Tisdale Weir Rehabilitation and Fish Passage Project

drone view of floodwaters flowing over the Tisdale Weir

A drone view of floodwaters from the Sacramento River flowing over the Tisdale Weir in Sutter County.

Built in 1932 by the U.S. Army Corps of Engineers atop an early structure built around 1911, the Tisdale Weir is a 1,150 foot-long concrete structure located on the east side of the Sacramento River, south of the town of Meridian in Sutter County, and four miles west of the Sutter Bypass. The Tisdale Weir is a critical component of the Sacramento River Flood Control Project (SRFCP). It is one of five major overflow weirs in the SRFCP, and during Sacramento River food events, it is typically the first to overflow and the last to stop flowing. The Sacramento River conveys 66,000 cubic feet per second (cfs) above the weir but only 30,000 below. When the flow exceeds 30,000 cfs, more than half of the floodwaters are diverted from the river over the weir and into the bypass system.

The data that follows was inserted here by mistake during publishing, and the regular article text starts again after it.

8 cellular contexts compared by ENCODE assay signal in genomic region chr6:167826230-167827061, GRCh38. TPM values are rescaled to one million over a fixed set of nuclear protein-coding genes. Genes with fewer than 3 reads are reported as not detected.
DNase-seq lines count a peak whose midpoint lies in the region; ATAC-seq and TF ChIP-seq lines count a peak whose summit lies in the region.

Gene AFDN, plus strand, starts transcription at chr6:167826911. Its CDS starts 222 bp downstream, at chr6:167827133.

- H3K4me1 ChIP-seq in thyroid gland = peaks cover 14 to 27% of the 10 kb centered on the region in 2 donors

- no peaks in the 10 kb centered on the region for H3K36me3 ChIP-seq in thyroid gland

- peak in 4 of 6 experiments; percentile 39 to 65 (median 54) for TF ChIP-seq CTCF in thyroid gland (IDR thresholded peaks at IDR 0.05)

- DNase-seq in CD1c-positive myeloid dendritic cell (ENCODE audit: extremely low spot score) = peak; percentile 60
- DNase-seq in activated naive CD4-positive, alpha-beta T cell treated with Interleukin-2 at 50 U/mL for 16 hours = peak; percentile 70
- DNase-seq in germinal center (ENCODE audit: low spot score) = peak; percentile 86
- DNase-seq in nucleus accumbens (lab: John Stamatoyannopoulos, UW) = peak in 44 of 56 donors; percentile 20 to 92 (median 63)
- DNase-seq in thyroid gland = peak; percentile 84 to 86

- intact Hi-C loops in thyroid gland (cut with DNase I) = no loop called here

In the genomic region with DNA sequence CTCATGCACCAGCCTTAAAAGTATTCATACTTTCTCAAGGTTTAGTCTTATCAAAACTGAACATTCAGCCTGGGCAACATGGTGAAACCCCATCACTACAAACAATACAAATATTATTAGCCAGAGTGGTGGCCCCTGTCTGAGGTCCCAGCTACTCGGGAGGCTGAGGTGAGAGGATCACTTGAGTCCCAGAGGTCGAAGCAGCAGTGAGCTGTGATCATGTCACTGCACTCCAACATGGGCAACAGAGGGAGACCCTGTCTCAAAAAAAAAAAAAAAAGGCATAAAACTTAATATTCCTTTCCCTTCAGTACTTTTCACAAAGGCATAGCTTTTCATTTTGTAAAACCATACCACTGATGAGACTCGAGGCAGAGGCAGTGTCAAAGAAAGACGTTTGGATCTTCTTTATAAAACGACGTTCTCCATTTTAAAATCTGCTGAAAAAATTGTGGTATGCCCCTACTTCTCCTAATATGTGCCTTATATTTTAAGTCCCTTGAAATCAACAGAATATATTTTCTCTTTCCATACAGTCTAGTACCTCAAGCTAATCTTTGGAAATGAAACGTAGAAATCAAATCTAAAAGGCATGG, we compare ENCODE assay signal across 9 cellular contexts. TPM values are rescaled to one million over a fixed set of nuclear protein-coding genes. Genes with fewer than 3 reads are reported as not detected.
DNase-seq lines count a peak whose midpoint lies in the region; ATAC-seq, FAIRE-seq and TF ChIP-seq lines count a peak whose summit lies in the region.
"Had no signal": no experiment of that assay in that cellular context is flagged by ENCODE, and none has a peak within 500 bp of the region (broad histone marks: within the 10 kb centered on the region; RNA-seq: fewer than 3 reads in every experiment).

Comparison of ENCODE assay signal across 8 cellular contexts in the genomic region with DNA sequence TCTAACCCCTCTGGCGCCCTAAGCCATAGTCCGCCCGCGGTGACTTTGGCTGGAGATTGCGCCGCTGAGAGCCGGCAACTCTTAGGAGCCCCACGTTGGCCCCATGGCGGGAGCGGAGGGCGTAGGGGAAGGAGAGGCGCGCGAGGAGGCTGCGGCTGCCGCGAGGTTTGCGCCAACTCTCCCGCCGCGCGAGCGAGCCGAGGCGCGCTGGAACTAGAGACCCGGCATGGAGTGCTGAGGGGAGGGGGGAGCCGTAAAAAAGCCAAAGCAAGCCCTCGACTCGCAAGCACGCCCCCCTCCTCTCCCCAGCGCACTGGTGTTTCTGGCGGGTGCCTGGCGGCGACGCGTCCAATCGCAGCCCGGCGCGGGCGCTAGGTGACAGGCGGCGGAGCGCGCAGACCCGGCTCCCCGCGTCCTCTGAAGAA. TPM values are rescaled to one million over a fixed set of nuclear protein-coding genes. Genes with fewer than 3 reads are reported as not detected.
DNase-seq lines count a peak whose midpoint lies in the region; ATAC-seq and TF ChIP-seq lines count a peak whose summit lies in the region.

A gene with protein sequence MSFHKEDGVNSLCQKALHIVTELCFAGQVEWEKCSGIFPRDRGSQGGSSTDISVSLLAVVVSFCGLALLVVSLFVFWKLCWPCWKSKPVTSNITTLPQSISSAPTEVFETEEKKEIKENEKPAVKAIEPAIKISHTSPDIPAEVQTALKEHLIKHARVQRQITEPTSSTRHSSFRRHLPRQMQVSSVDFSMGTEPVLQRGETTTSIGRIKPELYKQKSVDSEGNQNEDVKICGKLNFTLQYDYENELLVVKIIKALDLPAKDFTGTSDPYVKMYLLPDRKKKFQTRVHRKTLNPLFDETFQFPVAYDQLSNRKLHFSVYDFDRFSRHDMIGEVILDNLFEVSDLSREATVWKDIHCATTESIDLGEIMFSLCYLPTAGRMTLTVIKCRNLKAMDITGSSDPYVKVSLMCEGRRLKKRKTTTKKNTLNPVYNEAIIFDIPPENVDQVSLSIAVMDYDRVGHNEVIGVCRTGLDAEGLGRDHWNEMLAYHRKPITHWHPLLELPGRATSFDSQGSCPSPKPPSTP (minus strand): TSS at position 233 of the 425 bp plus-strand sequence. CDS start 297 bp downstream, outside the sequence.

Project Need 

The existing Tisdale Weir has been in operation for 87 years and needs structural rehabilitation due to aged concrete that is spalling (flaking) and exposing rebar. In addition, there is a long history of fish stranding behind the weir when flows from the Sacramento River recede below the weir crest. The proposed project would rehabilitate the weir to extend the design life and also provide passage for fish to the Sacramento River.